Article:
TopHat (v2.1.1, http://tophat.cbcb.umd.edu/) and Cufflinks (v2.2.0, http://cufflinks.cbcb.umd.edu) were used to calculate the fragments per kilobase of transcript per million fragments mapped (FPKMs) of both lncRNAs and coding genes in each sample (Trapnell et al., 2012). Gene FPKMs were computed by summing the FPKMs of transcripts in each gene group. Ballgown (v3.4.0, https://bioconductor.org/biocLite.R) provides statistical routines for determining differential expression in digital transcript or gene expression data using a model based on the negative binomial distribution (Pertea et al., 2016). Transcripts with a P-adjust < 0.05 were defined as being differentially expressed. Adjustment of P-value was performed according to the Benjamini and Hochberg method (Benjamini and Hochberg, 1995). We obtained the differentially expressed transcripts from the comparisons among groups, and then Venn Diagrams (v.1.6.20, https://cran.rstudio.com/web/packages/VennDiagram/index.htm) were used to visualize the common and unique differentially expressed transcripts among the groups.

lncRNA target gene enrichment analysis in cis role

Cis role refers to lncRNA that acts on neighboring target genes (Ørom et al., 2010). We searched coding genes 100 kb upstream and downstream of each lncRNA and analyzed their functions (Ørom et al., 2010). Gene Ontology (GO) enrichment analysis of the genes associated with the differentially expressed lncRNAs was performed using the GOseq R package (v.release 2.12, http://www.geneontology.org/) (Gene Ontology Consortium et al., 2013). Kyoto Encyclopedia of Genes and Genomes (KEGG) enrichment analysis of differentially expressed genes was performed using KOBAS software (v.2.0, http://kobas.cbi.pku.edu.cn) (Kanehisa and Goto, 2000). Fisher’s exact test and the Chi-square test were used to select significant GO categories and KEGG pathways. The threshold for significance was P < 0.05, and the false discovery rate was calculated to correct the P-value.

Construction of lncRNA-mRNA co-expression networks

The LncRNA-mRNA co-expression networks were constructed based on Pearson’s correlation analysis using Cytoscape software (v.3.8.0, https://cytoscape.org/) (Shannon et al., 2003). In the co-expression network, each lncRNA or mRNA corresponded to a node, and the nodes were linked by edges. LncRNAs with greater numbers of connections to mRNAs or genes were considered to have a greater degree of association, indicating their increased importance.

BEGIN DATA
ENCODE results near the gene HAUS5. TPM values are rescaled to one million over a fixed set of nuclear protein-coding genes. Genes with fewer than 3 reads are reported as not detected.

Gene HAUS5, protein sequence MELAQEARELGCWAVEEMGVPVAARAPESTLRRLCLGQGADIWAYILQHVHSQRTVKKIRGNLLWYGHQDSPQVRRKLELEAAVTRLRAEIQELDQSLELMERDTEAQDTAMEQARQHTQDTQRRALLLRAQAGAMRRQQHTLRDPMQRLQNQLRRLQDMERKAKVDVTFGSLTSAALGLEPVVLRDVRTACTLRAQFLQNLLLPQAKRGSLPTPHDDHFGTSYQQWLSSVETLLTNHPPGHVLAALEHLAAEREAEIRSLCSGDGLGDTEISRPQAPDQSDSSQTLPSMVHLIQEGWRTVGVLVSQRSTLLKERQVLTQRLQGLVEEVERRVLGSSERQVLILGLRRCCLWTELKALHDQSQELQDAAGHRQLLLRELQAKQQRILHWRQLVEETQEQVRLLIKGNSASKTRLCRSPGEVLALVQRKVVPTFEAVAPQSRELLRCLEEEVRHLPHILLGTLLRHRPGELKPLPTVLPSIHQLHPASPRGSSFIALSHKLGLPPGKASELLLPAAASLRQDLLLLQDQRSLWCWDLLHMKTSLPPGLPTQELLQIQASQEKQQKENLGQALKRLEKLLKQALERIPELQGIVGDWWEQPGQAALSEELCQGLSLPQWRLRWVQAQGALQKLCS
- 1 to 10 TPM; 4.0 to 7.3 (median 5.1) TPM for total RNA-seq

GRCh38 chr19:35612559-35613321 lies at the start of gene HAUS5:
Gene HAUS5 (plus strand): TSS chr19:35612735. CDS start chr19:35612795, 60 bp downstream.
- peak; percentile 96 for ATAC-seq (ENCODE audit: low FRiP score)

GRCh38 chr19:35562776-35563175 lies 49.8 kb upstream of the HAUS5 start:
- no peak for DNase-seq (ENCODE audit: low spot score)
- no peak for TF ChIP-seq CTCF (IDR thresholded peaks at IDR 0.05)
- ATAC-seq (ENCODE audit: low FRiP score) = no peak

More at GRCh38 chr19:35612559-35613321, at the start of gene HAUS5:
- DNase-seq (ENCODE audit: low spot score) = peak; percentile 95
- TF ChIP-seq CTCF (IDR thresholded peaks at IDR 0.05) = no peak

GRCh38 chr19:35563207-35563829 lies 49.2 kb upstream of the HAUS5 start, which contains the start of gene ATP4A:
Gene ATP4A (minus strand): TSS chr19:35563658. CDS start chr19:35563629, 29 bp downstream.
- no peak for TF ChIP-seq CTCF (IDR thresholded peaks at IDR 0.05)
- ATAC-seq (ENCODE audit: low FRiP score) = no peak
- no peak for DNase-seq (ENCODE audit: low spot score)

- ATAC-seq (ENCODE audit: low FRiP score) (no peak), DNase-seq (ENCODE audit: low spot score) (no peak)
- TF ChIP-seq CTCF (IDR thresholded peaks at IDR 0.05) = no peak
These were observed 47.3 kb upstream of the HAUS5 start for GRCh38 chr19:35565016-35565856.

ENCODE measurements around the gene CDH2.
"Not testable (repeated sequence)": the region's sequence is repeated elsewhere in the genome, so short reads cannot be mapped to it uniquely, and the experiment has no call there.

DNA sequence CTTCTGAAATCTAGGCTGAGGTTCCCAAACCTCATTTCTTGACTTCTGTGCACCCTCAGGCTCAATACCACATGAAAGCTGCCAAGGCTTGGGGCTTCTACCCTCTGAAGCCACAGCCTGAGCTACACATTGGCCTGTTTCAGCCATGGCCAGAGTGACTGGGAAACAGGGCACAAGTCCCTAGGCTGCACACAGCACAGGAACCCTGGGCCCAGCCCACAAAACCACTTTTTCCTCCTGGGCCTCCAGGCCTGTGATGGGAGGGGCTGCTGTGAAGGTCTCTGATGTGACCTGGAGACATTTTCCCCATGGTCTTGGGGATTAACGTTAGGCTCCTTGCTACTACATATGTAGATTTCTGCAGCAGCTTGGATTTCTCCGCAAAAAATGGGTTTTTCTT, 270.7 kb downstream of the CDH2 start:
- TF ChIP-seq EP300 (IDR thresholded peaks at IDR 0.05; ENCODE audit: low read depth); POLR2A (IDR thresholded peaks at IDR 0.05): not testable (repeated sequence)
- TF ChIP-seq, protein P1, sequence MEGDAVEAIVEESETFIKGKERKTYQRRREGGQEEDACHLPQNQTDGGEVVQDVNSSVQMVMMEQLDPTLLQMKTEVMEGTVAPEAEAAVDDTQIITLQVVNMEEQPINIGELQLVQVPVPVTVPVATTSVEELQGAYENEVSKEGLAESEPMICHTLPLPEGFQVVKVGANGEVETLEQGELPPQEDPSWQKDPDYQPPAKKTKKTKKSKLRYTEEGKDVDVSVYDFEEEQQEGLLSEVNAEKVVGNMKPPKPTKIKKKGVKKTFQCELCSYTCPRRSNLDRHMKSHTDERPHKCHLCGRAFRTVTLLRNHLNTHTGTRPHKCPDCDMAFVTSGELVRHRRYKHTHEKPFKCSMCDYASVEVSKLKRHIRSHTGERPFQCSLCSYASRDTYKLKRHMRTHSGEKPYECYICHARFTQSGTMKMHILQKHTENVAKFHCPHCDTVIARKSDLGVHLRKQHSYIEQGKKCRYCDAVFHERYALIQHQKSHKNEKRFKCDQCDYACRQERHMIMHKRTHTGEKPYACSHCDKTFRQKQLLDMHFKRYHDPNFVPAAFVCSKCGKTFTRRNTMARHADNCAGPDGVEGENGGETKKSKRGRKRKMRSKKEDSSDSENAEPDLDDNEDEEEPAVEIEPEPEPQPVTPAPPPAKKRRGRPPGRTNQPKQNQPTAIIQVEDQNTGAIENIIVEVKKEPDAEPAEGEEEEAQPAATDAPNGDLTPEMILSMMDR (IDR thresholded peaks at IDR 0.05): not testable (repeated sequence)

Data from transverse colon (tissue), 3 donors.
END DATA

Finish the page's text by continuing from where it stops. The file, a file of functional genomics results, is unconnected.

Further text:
Quantitative real-time reverse transcription-polymerase chain reaction assay

The cerebral tissues from the infarct areas in each of the four groups (n = 3 in each group) were subjected to quantitative real-time reverse transcription-polymerase chain reaction (PCR) to determine the gene levels. In brief, total RNA was isolated using TRIzol reagent (Invitrogen, Carlsbad, CA, USA), and 1 μg RNA from each sample was reverse transcribed into complementary DNA and subjected to quantitative real-time reverse transcription-PCR. The PCR mixture included 5 μM (final concentration) primers in a total volume of 20 μL. The primer information is described in [Table 1]. The PCR cycles were as follows: enzyme activation at 50°C for 2 minutes, initial denaturation at 95°C for 10 minutes, followed by 40 cycles of 95°C for 15 seconds and 60°C for 1 minute. The relative gene expression levels were determined from three independent samples, with each sample assayed in triplicate. The four independent samples in each group were run in triplicate and analyzed using the 2–ΔΔCt method, as previously described (Wang et al., 2020).
Table 1: Primer sequences of lncRNAs

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Statistical analysis

Data from each group were analyzed by one-way analysis of variance, followed by Tukey’s post hoc test, using SPSS 22.0 statistical software for Windows (IBM, Armonk, NY, USA). The data showed a normal distribution and were homogenous. Data are presented as the mean ± standard error of the mean (SEM). A value of P < 0.05 was considered significant.


  Results Top


ISP and RIP decrease changes to the cerebral infarction area of IR rats

TTC staining results revealed an obvious infarct area in the left cerebral hemisphere of rats in the IR group. The cerebral infarct area was reduced in the ISP and RIP groups compared with the IR group [Figure 1]. No infarct area was observed in the left cerebral hemisphere in the sham group.
Figure 1: Representative cerebral infarct areas stained by 2,3,5-triphenyltetrazolium chloride (TTC).
An obvious infarct area could be observed in the left cerebral hemisphere in the IR group. The cerebral infarct areas were reduced in the ISP and RIP groups compared with the IR group. No infarct area was observed in the left cerebral hemisphere in the sham group. Red indicates normal brain tissue, and white indicates ischemic tissue. IR: Ischemia/reperfusion; ISP: in situ ischemic postconditioning; RIP: remote ischemic postconditioning.